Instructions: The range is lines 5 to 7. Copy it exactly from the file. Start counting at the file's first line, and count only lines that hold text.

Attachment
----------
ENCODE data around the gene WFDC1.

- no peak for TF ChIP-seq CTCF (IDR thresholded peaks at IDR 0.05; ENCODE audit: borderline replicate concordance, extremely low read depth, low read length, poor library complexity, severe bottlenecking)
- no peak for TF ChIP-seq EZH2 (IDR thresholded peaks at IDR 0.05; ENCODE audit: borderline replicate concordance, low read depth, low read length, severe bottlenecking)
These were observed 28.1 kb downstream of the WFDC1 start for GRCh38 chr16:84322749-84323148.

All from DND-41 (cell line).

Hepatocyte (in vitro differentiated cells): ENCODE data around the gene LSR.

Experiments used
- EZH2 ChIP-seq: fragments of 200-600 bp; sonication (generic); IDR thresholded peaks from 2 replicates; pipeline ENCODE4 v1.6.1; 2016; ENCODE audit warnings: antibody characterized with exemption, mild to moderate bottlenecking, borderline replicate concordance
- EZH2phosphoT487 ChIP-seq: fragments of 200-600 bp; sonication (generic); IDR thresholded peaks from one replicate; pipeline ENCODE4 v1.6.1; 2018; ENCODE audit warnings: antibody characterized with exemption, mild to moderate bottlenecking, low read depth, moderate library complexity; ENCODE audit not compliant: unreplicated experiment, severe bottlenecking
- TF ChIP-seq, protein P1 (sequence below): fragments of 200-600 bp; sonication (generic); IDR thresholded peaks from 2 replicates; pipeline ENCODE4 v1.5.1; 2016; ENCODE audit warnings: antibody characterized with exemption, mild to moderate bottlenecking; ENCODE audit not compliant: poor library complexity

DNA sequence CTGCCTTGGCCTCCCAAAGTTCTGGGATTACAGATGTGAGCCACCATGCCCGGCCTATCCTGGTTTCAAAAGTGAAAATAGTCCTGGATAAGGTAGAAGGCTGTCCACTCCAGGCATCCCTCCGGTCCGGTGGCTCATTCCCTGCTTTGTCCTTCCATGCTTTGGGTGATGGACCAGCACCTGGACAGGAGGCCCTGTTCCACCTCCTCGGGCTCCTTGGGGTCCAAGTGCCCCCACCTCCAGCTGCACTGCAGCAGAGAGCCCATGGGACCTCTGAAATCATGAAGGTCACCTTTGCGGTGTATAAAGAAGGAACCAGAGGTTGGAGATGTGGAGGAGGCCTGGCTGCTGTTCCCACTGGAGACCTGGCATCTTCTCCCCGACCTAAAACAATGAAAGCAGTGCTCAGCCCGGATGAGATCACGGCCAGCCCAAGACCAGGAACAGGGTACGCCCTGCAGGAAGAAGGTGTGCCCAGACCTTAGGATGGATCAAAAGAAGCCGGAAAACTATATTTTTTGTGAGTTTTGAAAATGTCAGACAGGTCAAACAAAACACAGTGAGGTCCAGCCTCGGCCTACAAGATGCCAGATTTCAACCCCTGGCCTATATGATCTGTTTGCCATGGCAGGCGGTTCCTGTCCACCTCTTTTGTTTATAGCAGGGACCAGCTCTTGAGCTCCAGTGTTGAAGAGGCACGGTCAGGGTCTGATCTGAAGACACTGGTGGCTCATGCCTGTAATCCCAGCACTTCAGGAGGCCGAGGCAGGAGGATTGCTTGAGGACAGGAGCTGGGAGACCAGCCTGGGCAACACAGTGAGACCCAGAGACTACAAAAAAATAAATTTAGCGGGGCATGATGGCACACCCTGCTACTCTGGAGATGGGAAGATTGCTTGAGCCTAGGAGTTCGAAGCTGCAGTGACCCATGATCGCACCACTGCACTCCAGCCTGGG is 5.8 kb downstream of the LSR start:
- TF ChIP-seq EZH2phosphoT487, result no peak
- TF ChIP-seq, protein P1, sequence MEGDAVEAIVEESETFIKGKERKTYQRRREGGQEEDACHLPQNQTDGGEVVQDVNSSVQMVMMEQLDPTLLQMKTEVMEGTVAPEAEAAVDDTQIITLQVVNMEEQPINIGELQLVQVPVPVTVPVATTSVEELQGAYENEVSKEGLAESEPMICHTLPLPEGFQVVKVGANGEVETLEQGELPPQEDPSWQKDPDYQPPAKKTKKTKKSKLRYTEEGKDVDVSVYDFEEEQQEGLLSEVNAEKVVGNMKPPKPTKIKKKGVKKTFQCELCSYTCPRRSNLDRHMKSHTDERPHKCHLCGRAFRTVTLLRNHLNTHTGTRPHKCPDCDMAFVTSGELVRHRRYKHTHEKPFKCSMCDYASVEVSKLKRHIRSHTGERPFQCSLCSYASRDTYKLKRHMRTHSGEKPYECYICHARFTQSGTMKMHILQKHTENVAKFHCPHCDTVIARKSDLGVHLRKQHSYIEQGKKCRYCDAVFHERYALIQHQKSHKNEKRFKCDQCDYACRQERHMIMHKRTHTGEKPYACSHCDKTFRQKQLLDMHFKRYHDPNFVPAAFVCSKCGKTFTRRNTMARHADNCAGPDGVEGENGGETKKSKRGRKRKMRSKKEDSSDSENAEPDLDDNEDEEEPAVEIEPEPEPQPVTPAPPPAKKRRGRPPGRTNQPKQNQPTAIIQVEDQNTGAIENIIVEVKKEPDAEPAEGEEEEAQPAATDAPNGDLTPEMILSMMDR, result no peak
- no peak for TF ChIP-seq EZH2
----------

All from DND-41 (cell line).

Hepatocyte (in vitro differentiated cells): ENCODE data around the gene LSR.

Experiments used